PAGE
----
It was very useful to be prompted to look at the work of Annie Albers. A very well know textile artist I looked again the work she did in designing her work.  The Museum of Modern Art in New York holds a number of her drawings and colour sketches for woven pieces.  I was really interested in that and how she had been influenced  by her studies at the Bauhaus in the production of abstract designs.  I was also very interested in the way she pioneered the use of unusual materials in her weaving.   I will certainly go on to find out more about and research further all of the artists above.  I am awaiting the delivery of the Glen Adamson book which will certainly take further my thinking about the relationship between art and craft which was the subject of short research and reflection point in block 4.

The work of textile artists – Research Point Part 4

Introduction

 This research point is an investigation in to the work of the textile artist.  There are two main areas of focus.  The first is to explore the hypothesis that textile art is a relative newcomer to the art scene.  The course material notes that it emerged in the 1960s and has been dominated by women moving from Fine Art in to textiles.  The research notes below set out some of the ways in which the work of the textile artist differs from that of the designer and designer-maker or craftsperson.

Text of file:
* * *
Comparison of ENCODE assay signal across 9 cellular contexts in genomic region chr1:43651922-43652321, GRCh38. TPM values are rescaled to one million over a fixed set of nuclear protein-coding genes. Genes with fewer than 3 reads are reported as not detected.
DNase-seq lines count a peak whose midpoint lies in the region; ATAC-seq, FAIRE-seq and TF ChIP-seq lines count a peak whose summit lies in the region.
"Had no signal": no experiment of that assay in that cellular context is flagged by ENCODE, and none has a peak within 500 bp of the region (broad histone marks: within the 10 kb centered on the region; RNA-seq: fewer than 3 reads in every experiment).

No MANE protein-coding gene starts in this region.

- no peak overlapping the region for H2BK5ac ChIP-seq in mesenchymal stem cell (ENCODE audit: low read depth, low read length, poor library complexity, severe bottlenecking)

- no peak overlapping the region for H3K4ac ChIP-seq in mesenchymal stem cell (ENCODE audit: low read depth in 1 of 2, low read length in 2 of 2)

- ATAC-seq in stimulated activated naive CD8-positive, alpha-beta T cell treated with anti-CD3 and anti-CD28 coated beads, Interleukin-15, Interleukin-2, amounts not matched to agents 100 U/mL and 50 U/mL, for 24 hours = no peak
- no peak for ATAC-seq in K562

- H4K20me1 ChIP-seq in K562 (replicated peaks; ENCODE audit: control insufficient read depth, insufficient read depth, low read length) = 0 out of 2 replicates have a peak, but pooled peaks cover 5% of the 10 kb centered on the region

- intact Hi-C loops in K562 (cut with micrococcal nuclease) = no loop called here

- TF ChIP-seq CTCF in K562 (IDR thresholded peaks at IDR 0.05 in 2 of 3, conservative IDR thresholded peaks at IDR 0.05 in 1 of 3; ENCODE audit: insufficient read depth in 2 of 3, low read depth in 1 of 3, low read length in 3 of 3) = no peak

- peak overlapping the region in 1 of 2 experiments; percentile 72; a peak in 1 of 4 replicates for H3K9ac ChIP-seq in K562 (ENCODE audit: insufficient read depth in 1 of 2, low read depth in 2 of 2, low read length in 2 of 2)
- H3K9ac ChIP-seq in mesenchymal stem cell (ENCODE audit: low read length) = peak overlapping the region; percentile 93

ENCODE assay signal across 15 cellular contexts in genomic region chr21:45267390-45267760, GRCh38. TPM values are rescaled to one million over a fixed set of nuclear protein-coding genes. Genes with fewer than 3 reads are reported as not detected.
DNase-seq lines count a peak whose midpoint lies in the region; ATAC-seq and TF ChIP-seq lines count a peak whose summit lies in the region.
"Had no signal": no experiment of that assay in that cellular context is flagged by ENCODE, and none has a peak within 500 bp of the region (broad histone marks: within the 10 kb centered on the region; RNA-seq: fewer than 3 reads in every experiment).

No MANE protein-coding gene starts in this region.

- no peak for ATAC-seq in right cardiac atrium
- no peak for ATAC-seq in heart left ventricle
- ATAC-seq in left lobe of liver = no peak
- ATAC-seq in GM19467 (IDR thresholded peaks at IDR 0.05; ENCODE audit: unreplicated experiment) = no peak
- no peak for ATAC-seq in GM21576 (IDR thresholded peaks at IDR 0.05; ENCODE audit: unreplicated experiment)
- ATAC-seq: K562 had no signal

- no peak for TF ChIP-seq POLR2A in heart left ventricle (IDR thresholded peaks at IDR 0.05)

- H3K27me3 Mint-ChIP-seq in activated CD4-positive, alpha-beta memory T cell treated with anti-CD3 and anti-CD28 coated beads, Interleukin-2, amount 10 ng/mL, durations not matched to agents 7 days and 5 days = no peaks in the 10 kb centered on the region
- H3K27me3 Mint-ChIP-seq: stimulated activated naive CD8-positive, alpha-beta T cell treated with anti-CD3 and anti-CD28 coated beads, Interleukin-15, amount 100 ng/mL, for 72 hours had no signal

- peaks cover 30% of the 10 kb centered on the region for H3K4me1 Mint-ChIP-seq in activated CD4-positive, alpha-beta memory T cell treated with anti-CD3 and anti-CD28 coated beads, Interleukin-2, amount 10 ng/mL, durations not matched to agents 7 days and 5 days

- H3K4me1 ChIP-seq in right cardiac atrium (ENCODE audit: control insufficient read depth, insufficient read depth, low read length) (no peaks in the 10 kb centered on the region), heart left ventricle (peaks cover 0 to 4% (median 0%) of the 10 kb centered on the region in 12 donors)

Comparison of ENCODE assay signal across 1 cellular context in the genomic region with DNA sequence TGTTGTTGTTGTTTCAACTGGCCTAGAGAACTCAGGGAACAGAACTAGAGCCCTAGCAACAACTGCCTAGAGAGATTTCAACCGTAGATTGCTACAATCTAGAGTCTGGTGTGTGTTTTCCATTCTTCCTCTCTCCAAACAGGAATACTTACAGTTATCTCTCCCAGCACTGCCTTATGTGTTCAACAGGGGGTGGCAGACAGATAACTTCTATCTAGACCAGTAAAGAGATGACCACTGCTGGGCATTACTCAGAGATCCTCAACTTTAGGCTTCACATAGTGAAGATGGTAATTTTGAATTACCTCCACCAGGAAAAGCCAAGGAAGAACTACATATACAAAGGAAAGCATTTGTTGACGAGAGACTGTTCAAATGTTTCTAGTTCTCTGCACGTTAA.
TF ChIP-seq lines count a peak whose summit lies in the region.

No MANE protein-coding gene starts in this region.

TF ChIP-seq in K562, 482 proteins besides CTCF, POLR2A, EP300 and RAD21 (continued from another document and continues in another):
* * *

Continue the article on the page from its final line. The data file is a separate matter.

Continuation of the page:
The second part of the research was to focus on the work of two textile artist whose work I find inspiring.  The course notes call for research on two artists however I wanted to look at two UK artists:  Jan Beaney and Jean Littlejohn and as they work very closely together.  I also wanted to look at the work of the Canadian artist Dorothy Caldwell.   I had the opportunity to see each of these artist work on two or more occasions in the last year while I have been studying this course unit so I am able to draw on my own first hand observations as well as written and internet research.  

 Part 1: The work of the textile artist compared to the work of the  textile craft person or designer – maker

 What cross over is there in terms of approach, how ideas are used and the textile processes and skills used?

  The question of what is art and what is craft is not only much debated, it has been long debated.  It is a huge subject and these notes for this research point can not address either the breadth or the depth of the debate.  What I hope to note here are the main points in the datable and the implications of that for those working in and studying textiles.